Twitter Reviews

9/22/07

Labels: , , , , ,

Documentaries about rock bands, or rockumentaries (a term I'm not crazy about), depend greatly on one thing and that is of course the band. There are basically three ways to go; film an established band, with a built-in fan base and tell their history, which doesn't always make for a great film, mostly they're about the concert footage. Find an up-and-coming band and capture their rise to popularity; and your film will be a "we were there then." The third and usually the most interesting, at least story-wise, is to find an up-and-coming band and capture the struggle to become known, between art and commerce, and to stay who you truly are. You'll find Golden Days a film about the Brooklyn band The Damnwells in the third category, with some hope for the second somewhere in the future.

In 2001, the Brooklyn band The Strokes were lighting up the music world and record labels were swarming New York looking for new rock bands to sign. And despite being together for a short time, and not having a large fan base, The Damnwells were recognized as a talented band and there was talk of them getting a deal. But ultimately nothing came to pass. A few years later, the band has toured with the likes of Cheap Trick, and are about to release their independent CD Bastards of the Beat when Epic Records swoops in to release the album and signs them to record more music. The world is their oyster.


At the heart of the band is Alex Dezen, lead singer, songwriter and guitarist. He's had theatrics in his heart since he was a small child, performing with traveling plays since he was very little, even appearing in The Professional in a cameo with Natalie Portman. After writing some songs he liked; he didn't want his dream of being a rock star to fade away, he quit his steady job and quickly built a band with friends and acquaintances; they practiced and recorded their first album in an unheated storage unit; a fairly typical story for a struggling band. The film introduces all the band members; Ted Hudson, the bassist and old friend of Alex's gets the second most screen time. But Golden Days is told mostly from Alex's point of view. Which is understandable, he lives and breathes for the band; the others seem more in it for the fun of it, and in the case of the lead guitarist as a way to make some money and maybe a name for himself.


Early in 2005 the band is given $90,000 and eight weeks to record their first record for Epic. The band is happy and full of big dreams, but as they get further into making the album, word is coming back that the label is upset about what they're hearing. The band works harder on getting their music to sound more mainstream; something to play on the radio and sell more albums with. More money and time is spent twisting their sound, the release date gets pushed back, and the band is getting worn out. They're quickly figuring out that they no longer get to play by their own rules.


Months overdue, Alex is putting the finishing touches the album; his band is spread around the country, off on their own because they haven't been given any money to live on; the release date is weeks away. It seems that they will soon be enjoying the fruits of their labor. That's when the bombshell is dropped; Epic is no longer releasing the album. To make matters worse The Damnwells owe them $300,000 in studio fees if they want the rights to their own record back. Corporate America had officially taken a shit on some more starving artists.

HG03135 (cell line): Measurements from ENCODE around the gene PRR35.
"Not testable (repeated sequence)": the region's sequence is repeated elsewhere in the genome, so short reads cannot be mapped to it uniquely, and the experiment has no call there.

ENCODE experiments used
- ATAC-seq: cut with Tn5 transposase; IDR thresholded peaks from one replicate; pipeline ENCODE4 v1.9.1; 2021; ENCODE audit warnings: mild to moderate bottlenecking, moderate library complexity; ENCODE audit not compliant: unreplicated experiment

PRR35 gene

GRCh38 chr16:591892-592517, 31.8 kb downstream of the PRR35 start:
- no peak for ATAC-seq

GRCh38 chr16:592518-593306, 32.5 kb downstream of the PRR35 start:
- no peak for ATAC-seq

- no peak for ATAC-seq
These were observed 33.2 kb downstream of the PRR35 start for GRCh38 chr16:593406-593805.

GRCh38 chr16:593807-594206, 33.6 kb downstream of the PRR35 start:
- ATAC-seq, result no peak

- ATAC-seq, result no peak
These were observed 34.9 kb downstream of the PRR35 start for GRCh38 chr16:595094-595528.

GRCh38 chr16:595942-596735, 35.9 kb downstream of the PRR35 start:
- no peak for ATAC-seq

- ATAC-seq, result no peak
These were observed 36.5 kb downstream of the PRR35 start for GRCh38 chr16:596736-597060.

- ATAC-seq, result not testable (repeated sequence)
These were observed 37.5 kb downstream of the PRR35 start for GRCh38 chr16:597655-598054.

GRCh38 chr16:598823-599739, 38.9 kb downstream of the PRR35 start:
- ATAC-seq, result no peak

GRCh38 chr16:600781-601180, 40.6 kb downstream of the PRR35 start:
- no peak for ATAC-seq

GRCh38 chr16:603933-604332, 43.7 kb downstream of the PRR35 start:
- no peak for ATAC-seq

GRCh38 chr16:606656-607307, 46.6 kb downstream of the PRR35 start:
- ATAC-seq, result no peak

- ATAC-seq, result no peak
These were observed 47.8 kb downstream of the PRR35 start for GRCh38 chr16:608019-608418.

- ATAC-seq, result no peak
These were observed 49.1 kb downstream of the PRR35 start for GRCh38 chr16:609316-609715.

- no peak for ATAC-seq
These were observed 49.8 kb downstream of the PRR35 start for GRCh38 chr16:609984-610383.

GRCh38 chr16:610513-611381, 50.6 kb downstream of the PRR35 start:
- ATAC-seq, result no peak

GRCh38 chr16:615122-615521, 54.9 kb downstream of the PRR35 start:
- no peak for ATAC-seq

What does the band do? Should they get back together? Release the album on their own? The film follows the band for about another year, answering these questions and more. This is where the film really thrives, it becomes something different, we learn much more about who Alex really is; that he's not just another kid chasing fame and pussy through rock n' roll. The perseverance The Damnwells have after the collapse of their dream is amazing. It shows that a band doesn't have to sell-out to "make it". The passion of artists is a finicky thing; some thrive in the limelight, others in obscurity. Golden Days is a tale of a band not becoming the next-best-thing and are possibly better off because of it.


This is the second documentary about artist perseverance by director Chris Suchorsky; the first being about his own. Failure came together after his first scripted feature had fallen apart and he decided to turn the experience into a documentary, it eventually got picked up by IFC. Chris met Alex through a mutual friend and directed their first music video. The film took off when The Damnwells were picked up by Epic and Alex thought that their story would make a good film. Which it did, but not in the way they were expecting.


The other thing that documentaries about rock bands greatly rely on is how much you enjoy the music. I personally liked The Damnwells, they have a good indie-rock sound. Of course their music plays non-stop throughout the film, but it never devolves into a music video and the concerts and recording sessions are kept short, moving the story along, not used as filler; which a lot of films of this type do. I would recommend Golden Days to those who enjoyed the film Dig!; similar styles of music, with more accessible characters. The film won best documentary at the Phoenix Film Festival and continues to play festivals around the country. If you're an artist or a fan of indie-rock this film is fun lesson in how you shouldn't let The Man get you down; that if you're simply in it for the money you shouldn't be doing it. Make art, music, films, whatever, for yourself.




0 Responses to Golden Days:

There was an error in this gadget